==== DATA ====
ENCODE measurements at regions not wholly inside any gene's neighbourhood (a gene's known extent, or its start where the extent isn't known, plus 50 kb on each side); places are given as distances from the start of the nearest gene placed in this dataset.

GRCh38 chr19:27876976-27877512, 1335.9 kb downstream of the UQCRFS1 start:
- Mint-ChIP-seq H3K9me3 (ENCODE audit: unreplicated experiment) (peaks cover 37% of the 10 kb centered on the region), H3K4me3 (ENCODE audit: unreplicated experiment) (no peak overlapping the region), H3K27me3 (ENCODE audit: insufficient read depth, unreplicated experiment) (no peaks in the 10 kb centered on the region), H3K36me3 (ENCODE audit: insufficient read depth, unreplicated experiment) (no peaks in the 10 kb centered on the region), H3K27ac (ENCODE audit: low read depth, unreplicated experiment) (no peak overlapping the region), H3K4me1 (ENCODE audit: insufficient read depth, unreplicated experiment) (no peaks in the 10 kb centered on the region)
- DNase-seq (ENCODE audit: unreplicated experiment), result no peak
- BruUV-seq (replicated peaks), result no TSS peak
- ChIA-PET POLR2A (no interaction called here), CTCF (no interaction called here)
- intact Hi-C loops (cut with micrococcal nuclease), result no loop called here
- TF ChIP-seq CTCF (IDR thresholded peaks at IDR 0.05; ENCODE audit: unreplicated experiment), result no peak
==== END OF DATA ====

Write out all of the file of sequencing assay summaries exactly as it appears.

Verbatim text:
ENCODE measurements at regions not wholly inside any gene's neighbourhood (a gene's known extent, or its start where the extent isn't known, plus 50 kb on each side); places are given as distances from the start of the nearest gene placed in this dataset.

GRCh38 chr19:27876976-27877512, 1335.9 kb downstream of the UQCRFS1 start:
- Mint-ChIP-seq H3K9me3 (ENCODE audit: unreplicated experiment) (peaks cover 37% of the 10 kb centered on the region), H3K4me3 (ENCODE audit: unreplicated experiment) (no peak overlapping the region), H3K27me3 (ENCODE audit: insufficient read depth, unreplicated experiment) (no peaks in the 10 kb centered on the region), H3K36me3 (ENCODE audit: insufficient read depth, unreplicated experiment) (no peaks in the 10 kb centered on the region), H3K27ac (ENCODE audit: low read depth, unreplicated experiment) (no peak overlapping the region), H3K4me1 (ENCODE audit: insufficient read depth, unreplicated experiment) (no peaks in the 10 kb centered on the region)
- DNase-seq (ENCODE audit: unreplicated experiment), result no peak
- BruUV-seq (replicated peaks), result no TSS peak
- ChIA-PET POLR2A (no interaction called here), CTCF (no interaction called here)
- intact Hi-C loops (cut with micrococcal nuclease), result no loop called here
- TF ChIP-seq CTCF (IDR thresholded peaks at IDR 0.05; ENCODE audit: unreplicated experiment), result no peak